Diabetic retinopathy

Diabetic retinopathy

Diabetes mellitus is a condition which impairs the body’s ability to use and store sugar. Elevated blood sugar levels, excessive thirst with an increase in urine excretion, and changes in the body’s blood vessels are all characteristic of the disease. Diabetes may cause serious changes in the eyes as well. Conditions like cataracts, glaucoma, and most importantly, changes in the blood vessels of the retina may all seriously affect sight.

What is diabetic retinopathy?

Diabetic retinopathy is caused by deterioration of the blood vessels nourishing the retina, the light-sensing nerve layer inside the eye. These weakened blood vessels may leak fluid or blood, become enlarged or develop fragile branches.
The risk of diabetic retinopathy increases with time. Nearly 80% of patients with diabetes of 15 years or longer duration, will have some degree of retinopathy. Fortunately, a smaller percentage will develop visually threatening complications. However, diabetics are 25 times more prone to blindness than non diabetics.
There are 2 forms of diabetic retinopathy. The first is called background retinopathy. In this form, blood vessels develop narrowings and dilatations, impairing blood flow and causing leakage of fluid which accumulate in the retina. This usually does not cause symptoms if the macula, or central part of the retina, is unaffected. In such patients, no specific treatment is required other than regular check-ups. However, if fluid collects near or in the macula, vision can become severely impaired.
The second form is called proliferative retinopathy. This starts off as background retinopathy, but then fragile blood vessel branches grow on the surface of the retina and into the vitreous gel, leading to recurrent bleeding, which obscures clear vision. Additionally, the bleeding leads to scar tissue formation in the vitreous gel, eventually causing contraction and detachment of the retina. Blood vessels may even grow on the iris, causing a severe form of glaucoma. Severe loss of sight and even blindness may result from these conditions.

Detection and diagnosis

Detailed examination of the eyes by an ophthalmologist is required to diagnose diabetic retinopathy. Even if no visual symptoms are present, diabetics should have their eyes examined regularly. Even in other patients, examination of the eyes can often give clues to the existence of possible diabetes.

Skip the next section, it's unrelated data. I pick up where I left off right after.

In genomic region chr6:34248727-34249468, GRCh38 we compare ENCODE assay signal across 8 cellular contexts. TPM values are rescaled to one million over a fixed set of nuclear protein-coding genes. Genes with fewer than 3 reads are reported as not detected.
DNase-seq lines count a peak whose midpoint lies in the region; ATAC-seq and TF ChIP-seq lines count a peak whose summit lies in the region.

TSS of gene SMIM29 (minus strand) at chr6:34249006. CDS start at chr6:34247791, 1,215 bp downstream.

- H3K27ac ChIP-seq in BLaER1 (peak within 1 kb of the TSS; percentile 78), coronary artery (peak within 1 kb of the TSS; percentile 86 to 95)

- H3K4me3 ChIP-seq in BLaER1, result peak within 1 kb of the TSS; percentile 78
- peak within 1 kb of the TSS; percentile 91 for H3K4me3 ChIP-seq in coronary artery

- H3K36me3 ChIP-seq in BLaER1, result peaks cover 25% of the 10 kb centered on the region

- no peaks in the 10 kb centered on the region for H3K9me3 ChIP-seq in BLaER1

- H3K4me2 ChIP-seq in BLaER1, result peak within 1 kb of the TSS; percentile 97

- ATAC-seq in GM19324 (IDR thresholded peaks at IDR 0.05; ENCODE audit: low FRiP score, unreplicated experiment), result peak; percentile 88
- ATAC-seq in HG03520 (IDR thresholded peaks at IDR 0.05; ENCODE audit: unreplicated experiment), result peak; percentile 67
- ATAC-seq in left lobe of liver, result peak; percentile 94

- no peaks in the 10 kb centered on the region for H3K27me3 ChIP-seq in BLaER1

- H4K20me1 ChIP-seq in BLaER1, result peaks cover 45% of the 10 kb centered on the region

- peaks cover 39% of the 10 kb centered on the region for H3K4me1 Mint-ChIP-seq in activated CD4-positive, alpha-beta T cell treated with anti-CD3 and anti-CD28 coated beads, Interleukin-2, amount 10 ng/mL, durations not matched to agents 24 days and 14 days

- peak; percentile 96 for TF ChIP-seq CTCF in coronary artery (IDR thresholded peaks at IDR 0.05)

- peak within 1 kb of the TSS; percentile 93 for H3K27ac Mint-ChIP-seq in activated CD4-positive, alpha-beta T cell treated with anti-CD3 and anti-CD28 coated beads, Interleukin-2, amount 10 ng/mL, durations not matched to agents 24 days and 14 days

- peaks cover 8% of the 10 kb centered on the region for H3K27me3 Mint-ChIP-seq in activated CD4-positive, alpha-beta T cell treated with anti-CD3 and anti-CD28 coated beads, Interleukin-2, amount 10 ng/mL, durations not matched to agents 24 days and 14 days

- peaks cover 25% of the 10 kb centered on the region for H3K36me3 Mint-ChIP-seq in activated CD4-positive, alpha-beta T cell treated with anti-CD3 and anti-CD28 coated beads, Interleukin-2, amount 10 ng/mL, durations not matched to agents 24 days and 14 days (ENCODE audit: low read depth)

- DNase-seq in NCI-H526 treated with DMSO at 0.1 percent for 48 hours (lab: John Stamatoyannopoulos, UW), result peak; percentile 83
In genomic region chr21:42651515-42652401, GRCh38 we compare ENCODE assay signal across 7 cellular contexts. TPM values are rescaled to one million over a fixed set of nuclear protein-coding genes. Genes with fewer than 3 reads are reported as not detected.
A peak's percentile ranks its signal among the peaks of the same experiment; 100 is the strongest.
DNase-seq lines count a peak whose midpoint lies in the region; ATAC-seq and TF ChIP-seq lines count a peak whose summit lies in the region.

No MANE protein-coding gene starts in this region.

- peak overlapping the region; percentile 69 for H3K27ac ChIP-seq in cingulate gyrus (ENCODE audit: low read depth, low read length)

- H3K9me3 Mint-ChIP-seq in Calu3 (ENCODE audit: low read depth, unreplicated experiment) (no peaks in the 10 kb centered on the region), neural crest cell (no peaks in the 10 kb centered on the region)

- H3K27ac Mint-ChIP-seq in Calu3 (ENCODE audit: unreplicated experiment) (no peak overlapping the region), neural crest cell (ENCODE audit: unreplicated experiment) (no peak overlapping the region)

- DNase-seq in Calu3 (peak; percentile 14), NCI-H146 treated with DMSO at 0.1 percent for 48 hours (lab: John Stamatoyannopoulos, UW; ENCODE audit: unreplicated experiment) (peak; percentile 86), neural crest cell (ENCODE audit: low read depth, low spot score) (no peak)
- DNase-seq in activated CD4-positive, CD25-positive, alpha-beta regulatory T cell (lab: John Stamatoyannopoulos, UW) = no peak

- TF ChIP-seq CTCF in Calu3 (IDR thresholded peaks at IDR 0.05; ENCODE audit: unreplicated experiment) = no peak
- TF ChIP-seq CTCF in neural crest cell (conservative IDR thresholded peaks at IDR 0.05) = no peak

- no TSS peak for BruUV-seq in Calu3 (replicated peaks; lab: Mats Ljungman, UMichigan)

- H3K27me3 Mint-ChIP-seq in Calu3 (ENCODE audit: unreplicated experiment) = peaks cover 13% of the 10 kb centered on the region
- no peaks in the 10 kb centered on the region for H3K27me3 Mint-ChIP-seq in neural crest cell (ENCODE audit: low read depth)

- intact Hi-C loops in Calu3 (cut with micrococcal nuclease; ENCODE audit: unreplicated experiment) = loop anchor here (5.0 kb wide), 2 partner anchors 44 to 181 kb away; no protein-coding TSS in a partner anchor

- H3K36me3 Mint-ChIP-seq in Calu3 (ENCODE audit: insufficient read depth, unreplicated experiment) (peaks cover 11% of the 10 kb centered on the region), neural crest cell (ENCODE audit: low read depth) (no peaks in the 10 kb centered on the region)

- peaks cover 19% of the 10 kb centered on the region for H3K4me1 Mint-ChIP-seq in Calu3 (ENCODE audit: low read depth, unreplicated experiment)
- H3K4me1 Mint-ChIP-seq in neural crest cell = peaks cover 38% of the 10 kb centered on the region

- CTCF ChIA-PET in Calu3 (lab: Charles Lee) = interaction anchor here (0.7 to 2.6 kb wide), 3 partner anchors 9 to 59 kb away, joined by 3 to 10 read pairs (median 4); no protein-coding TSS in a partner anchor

If signs of diabetic retinopathy are noticed, a special method of examination is used to study the blood vessels. The inside of the eye is photographed while a dye is injected into a vein on the hand or arm. This procedure is called retinal angiography, and it is used to determine the extent of retinopathy, and to plan treatment, if indicated. OCT is another excellent indispensable examination tool that is used to to see and evaluate the condition of the various layers of the retina.

Treatment

Many stages of background retinopathy can just be followed up. In some cases where the progression of retinopathy is rapid, where fluid collects in the macula or where fragile new blood vessels grow, laser photocoagulation is required to halt the process. The leaking vessels are sealed, and often retinopathy can be stopped altogether. This procedure is done in the ophthalmologist’s office and does not require anaesthesia or surgical incision. Sometimes, repeated application of laser treatment is necessary to achieve stability. Injecting of an anti-VEGF drug into the eye is a newer option to stop the growth of abnormal blood vessels and has been proven to be very successful over the last few years.
If there is bleeding inside the vitreous gel or if there is a threat of retinal detachment, surgery is required. This operation is called a vitrectomy, and entails removal of the blood-filled vitreous gel, sometimes with cutting of contracting membranes and repair of retinal detachment. Laser treatment is often applied during the operation as well.

Successful treatment of diabetic retinopathy not only depends on early detection and treatment by an ophthalmologist, but also on the patient’s attitude and self-care. Strict discipline with diet and medication and optimal sugar control should be attempted. Pregnancy can worsen diabetic retinopathy, and special care should be taken if you are diabetic and wish to fall pregnant. High blood pressure can also worsen retinopathy and should be controlled optimally. Cigarette smoking is probably the worst thing a diabetic could do, as this has a very dramatic impact on the prognosis of retinopathy, with a more rapid disease progression and high risk of blindness.

Visual loss is largely preventable, and even if no symptoms are present, every diabetic should schedule an annual visit with an ophthalmologist. If retinopathy is already diagnosed, more frequent check-ups are required.
It is important to select an ophthalmologist with an interest in retinal conditions, as subtle changes can easily be overlooked, and experience in retinal examination reduces the chances of this happening.

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